Compositions according to the invention are useful as pharmaceuticals in the same way as corresponding aqueous solutions of the same active species. They may be administered orally, and may for this purpose be made up in vessels designed to dispense unit dosages, for example dropped bottles; or parenterally, in which case the solutions will normally be sterilized and may be sealed in ampoules of unit dosage. The compositions may also be administered in the form of nasal drops or nasal spray.

For oral administration, a preferred solvent mixture is an ethanol/propylene glycol or ethanol/propylene glycol/glycerol mixture as described above, containing up to 40%, preferably from 15 to 40%, by weight of water. Compositions containing at least 15% by weight of water have a more palatable taste for oral administration. For parenteral administration, it is undesirable to use solvent mixtures containing more than 5% of ethanol, and a preferred solvent is propylene glycol containing up to 40%, preferably from 15 to 40%, by weight of water. The presence of at least 15% by weight of water lowers the viscosity of the solvent and thereby allows easier and less painful injection of the composition.

As is well known, dihydroergotoxin may, for example, be used in the treatment of conditions arising from cerebral vascular insufficiency and arteriosclerosis. A recommended oral dosage is 1.5 ml of a 0.1% wt./vol. solution, three times daily. As is also well known, dihydroergotamine is indicated, for example, in the treatment of orthostatic hypotension and the prophylaxis of migraine, suitable oral dosages being 0.5-1.5 ml of a 0.2% wt./vol. solution, 2 to 3 times daily. Dihydroergotamine may also be administered parenterally for the relief of acute migraine attacks, a suitable dose being one ampoule containing 1 ml of a 0.1% wt./vol. solution, administered 1-3 times as required at 30 minute intervals.

The following Examples illustrate the invention.

EXAMPLE 1

A mixture of 50.0 g propylene glycol and 41.9 g 94% ethanol was prepared and in this mixture was dissolved, by stirring at room temperature under a nitrogen atmosphere, 0.1 g of a mixture of dihydroergocristine, dihydroergocryptine and dihydroergocornine (1:1:1). After filtration under pressure, the solution was used to fill dropper bottles.

EXAMPLE 2

A mixture of 40.0 g propylene glycol, 34.0 g 94% ethanol and 25.0 g anhydrous glycerol was prepared and in this mixture was dissolved, by stirring at room temperature under a nitrogen atmosphere, 0.1 g of a mixture of dihydroergocristine, dihydroergocryptine and dihydroergocornine (1:1:1). After filtration under pressure, the solution was used to fill dropper bottles.

EXAMPLE 3

A mixture of 65.3 g propylene glycol and 34.7 g 94% ethanol was prepared and in this mixture was dissolved, by stirring at room temperature under a nitrogen atmosphere, 0.1 g of a mixture of dihydroergocristine, dihydroergocryptine and dihydroergocornine (1:1:1). After filtration under pressure, the solution was used to fill dropper bottles.

EXAMPLE 4

In sterile propylene glycol (100 g) was dissolved, by stirring at room temperature under a nitrogen atmosphere, 0.05 g of a mixture of dihydroergocristine, dihydroergocryptine and dihydroergocornine (1:1:1). After filtration under pressure, the solution was sealed into sterile ampoules.

EXAMPLES 5-7

Solutions were made up as described in Example 1-3, but containing, as active species, 0.1 g of dihydroergotamine methanesulfonate.

EXAMPLE 8

A solution was made as described in Example 4, but containing, as active species, 0.05 g of dihydroergotamine methanesulfonate.

EXAMPLE 9-16 (A) Preparation of Solvent Mixtures

Solvent mixtures 1-4 were prepared by mixing together the quantities of solvents shown in the following table. The table also gives the water content in % by weight (taking into account the 6% water content of the 94% ethanol), and the measured dielectric constant. In all four mixtures, ethanol, glycerol and propylene glycol were present in 33:26:41 ratio by weight.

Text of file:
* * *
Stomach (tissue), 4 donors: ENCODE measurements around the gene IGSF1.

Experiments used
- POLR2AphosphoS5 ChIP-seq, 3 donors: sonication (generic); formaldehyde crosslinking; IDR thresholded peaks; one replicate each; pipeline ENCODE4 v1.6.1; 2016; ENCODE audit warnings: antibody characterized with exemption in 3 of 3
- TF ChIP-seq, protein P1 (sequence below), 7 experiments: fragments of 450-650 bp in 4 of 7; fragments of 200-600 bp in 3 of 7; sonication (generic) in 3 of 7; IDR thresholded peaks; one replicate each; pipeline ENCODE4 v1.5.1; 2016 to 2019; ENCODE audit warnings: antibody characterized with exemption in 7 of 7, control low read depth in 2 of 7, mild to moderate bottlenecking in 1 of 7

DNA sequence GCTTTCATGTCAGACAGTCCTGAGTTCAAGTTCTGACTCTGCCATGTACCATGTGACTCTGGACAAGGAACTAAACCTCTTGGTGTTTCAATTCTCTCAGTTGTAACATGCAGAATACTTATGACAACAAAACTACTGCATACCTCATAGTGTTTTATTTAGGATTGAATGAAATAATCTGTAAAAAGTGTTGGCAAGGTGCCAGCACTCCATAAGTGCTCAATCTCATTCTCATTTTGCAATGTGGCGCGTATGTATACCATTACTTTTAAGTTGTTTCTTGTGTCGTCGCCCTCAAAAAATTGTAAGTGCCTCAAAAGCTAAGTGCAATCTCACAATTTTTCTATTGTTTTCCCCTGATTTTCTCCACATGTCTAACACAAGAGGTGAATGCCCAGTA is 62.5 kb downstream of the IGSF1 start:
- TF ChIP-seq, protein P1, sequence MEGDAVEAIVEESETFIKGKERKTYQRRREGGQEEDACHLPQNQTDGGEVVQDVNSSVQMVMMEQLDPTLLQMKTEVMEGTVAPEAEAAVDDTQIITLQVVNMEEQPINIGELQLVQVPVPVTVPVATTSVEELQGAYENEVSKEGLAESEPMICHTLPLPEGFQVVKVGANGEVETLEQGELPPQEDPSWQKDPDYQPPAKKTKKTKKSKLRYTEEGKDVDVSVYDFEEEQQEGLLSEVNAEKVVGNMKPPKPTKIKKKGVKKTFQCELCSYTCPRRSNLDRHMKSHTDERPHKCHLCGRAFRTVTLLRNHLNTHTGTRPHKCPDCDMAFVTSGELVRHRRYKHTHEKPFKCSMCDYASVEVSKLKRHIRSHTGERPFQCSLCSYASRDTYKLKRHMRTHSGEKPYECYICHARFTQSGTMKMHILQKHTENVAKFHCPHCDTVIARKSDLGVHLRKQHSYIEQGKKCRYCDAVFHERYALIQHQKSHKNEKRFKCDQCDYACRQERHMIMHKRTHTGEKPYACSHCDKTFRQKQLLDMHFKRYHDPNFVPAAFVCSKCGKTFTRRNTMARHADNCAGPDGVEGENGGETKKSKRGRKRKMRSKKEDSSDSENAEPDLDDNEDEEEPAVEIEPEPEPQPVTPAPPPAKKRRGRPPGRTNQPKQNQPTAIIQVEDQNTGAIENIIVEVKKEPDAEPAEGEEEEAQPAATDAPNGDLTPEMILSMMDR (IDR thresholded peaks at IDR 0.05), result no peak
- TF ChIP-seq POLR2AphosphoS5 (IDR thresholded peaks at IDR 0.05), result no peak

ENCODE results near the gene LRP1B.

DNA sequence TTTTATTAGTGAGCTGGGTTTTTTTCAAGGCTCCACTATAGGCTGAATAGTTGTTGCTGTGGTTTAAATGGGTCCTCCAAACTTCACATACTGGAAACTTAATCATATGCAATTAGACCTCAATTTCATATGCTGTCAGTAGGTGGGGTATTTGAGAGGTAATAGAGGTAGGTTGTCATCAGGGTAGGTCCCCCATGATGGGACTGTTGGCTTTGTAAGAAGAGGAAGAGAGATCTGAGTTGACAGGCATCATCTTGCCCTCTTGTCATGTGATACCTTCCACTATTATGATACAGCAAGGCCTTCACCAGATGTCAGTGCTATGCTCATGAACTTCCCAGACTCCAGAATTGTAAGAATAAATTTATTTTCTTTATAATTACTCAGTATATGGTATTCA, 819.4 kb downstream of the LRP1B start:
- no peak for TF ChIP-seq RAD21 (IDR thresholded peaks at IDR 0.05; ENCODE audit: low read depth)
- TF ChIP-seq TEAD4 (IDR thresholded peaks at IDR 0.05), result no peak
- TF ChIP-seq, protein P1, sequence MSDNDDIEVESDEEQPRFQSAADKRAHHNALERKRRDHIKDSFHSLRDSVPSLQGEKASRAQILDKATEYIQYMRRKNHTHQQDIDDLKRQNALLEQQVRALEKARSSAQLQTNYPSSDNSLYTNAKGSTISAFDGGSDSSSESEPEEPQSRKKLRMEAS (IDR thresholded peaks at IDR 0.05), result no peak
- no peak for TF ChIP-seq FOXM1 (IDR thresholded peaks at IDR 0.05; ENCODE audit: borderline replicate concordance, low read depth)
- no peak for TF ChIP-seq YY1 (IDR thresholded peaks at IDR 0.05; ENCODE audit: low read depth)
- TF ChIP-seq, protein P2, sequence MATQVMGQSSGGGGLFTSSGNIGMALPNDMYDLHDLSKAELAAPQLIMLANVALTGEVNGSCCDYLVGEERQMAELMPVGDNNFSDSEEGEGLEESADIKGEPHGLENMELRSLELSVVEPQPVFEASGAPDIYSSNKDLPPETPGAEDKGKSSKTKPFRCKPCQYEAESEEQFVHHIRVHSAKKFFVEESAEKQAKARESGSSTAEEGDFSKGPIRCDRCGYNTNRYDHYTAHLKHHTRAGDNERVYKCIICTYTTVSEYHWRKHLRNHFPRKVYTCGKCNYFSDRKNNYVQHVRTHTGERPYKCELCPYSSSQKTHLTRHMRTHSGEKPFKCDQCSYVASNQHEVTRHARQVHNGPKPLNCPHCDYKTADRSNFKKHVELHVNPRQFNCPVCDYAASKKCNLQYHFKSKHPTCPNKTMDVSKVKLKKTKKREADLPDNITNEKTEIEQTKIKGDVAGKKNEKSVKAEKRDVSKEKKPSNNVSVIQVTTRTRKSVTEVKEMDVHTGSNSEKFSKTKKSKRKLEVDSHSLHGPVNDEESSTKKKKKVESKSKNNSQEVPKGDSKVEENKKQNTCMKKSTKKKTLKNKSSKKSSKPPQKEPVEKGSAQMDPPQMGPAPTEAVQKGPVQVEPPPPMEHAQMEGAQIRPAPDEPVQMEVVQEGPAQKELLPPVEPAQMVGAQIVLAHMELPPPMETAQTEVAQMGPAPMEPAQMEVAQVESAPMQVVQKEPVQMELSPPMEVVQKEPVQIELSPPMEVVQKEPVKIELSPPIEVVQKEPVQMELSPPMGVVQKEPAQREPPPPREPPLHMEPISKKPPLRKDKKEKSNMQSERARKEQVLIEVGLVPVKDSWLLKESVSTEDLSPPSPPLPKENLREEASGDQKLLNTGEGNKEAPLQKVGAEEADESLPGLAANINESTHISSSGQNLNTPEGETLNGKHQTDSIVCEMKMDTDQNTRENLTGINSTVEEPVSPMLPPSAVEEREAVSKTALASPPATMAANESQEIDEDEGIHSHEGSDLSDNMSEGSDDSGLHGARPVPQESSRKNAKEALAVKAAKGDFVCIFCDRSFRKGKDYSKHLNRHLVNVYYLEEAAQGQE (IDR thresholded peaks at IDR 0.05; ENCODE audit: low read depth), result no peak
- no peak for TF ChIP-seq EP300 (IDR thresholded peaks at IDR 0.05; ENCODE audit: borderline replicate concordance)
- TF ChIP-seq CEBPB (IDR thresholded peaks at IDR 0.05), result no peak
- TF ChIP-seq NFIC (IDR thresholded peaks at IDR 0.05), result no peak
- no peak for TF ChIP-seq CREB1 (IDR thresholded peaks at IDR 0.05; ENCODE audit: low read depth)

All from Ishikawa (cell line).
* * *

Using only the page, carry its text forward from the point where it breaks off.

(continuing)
______________________________________Mixture No.  1        2        3      4______________________________________Weights (g)ethanol (94%)        1183     1051     1992   1728glycerol     869      773      1464   1272propylene glycol        1391     1236     2344   2040distilled water        303      686      2256   3056Water content by wt.        10.0%    20.0%    29.5%  39.0%Dielectric constant        34.2     37.7     41.6   45.8______________________________________
(B) Preparation of Solutions EXAMPLE 9

In 1 liter of solvent mixture 1 was dissolved 1.0 g of dihydroergotoxin methanesulfonate, by stirring at room temperature under a nitrogen atmosphere. After filtration under nitrogen pressure, the solution was used to fill dropper bottles.

EXAMPLE 10

In 1 liter of solvent mixture 1, prepared under sterile conditions, was dissolved 2.0 g of dihydroergotamine methanesulfonate, by stirring at room temperature. After filtration under nitrogen pressure, the solution was used to fill dropper bottles.

EXAMPLES 11-16

Following the procedure of Examples 9 and 10, solutions were prepared using solvent mixtures 2-4 in place of solvent mixture 1.

EXAMPLE 17

In 100 ml of a mixture of 80 parts by wt. sterile propylene glycol and 20 parts by wt. water for injection was dissolved, by stirring at room temperature, 0.1 g of dihydroergotamine methanesulfonate. After filtration under nitrogen pressure, the solution was sealed into sterile ampoules, each containing 1 ml of solution

EXAMPLE 18

10.0 g of polyethylene glycol of molecular weight 400 was dissolved in a mixture of 40.0 g 94% ethanol and 23.0 g propylene glycol. 20.0 g water was added, to give 100 ml of solvent mixture in which was dssolved 0.1 g dihydroergotoxin methanesulfonate by stirring at room temperature. After filtration under nitrogen pressure, the solution was used to fill dropper bottles.

EXAMPLE 19

6.0 g of a mixture of cetyl and stearyl alcohol was dissolved in 68.6 g 94% ethanol. 8.5 g water was added, to give 100 ml of solvent mixture in which was dissolved 0.1 g dihydroergotoxin methanesulfonate by stirring at room temperature. After filtration under nitrogen pressure, the solution was used to fill dropper bottles.

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Referenced by
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Classifications
U.S. Classification544/346, 215/365, 514/824, 215/DIG.3
International ClassificationA61K31/48, A61K47/10, A61K9/00
Cooperative ClassificationA61K31/48, Y10S215/03, Y10S514/824, A61K47/10, A61K9/0019
European ClassificationA61K9/00M5, A61K31/48, A61K47/10